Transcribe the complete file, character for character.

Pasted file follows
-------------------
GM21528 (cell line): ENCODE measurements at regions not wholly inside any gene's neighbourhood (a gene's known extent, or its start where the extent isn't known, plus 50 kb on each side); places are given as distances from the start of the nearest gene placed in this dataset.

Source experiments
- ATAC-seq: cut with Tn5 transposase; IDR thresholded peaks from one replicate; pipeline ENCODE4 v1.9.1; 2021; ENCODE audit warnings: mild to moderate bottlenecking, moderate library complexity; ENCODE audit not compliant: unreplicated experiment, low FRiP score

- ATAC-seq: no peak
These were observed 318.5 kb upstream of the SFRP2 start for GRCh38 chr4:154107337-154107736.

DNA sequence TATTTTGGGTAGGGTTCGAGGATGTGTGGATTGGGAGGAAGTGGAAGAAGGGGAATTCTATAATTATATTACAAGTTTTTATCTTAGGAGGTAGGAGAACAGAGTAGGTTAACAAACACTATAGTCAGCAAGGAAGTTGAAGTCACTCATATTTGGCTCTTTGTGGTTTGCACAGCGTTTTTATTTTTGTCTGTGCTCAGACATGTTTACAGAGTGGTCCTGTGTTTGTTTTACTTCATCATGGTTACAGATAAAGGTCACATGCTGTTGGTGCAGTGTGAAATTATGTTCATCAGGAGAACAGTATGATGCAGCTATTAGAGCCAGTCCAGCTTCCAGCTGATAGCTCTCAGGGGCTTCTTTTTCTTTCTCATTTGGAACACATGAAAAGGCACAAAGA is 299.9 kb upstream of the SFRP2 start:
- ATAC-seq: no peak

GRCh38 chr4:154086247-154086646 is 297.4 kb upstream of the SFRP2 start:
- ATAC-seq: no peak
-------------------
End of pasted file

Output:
GM21528 (cell line): ENCODE measurements at regions not wholly inside any gene's neighbourhood (a gene's known extent, or its start where the extent isn't known, plus 50 kb on each side); places are given as distances from the start of the nearest gene placed in this dataset.

Source experiments
- ATAC-seq: cut with Tn5 transposase; IDR thresholded peaks from one replicate; pipeline ENCODE4 v1.9.1; 2021; ENCODE audit warnings: mild to moderate bottlenecking, moderate library complexity; ENCODE audit not compliant: unreplicated experiment, low FRiP score

- ATAC-seq: no peak
These were observed 318.5 kb upstream of the SFRP2 start for GRCh38 chr4:154107337-154107736.

DNA sequence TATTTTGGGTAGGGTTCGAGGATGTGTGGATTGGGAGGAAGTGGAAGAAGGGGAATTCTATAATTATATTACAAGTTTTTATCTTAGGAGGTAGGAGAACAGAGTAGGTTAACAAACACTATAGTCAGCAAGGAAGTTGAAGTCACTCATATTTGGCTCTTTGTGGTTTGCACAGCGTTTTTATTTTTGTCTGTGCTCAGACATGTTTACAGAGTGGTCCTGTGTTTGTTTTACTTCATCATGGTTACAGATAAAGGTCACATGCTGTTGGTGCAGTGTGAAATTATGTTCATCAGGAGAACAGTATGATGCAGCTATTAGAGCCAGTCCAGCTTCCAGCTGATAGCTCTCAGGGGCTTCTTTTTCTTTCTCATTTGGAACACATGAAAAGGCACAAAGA is 299.9 kb upstream of the SFRP2 start:
- ATAC-seq: no peak

GRCh38 chr4:154086247-154086646 is 297.4 kb upstream of the SFRP2 start:
- ATAC-seq: no peak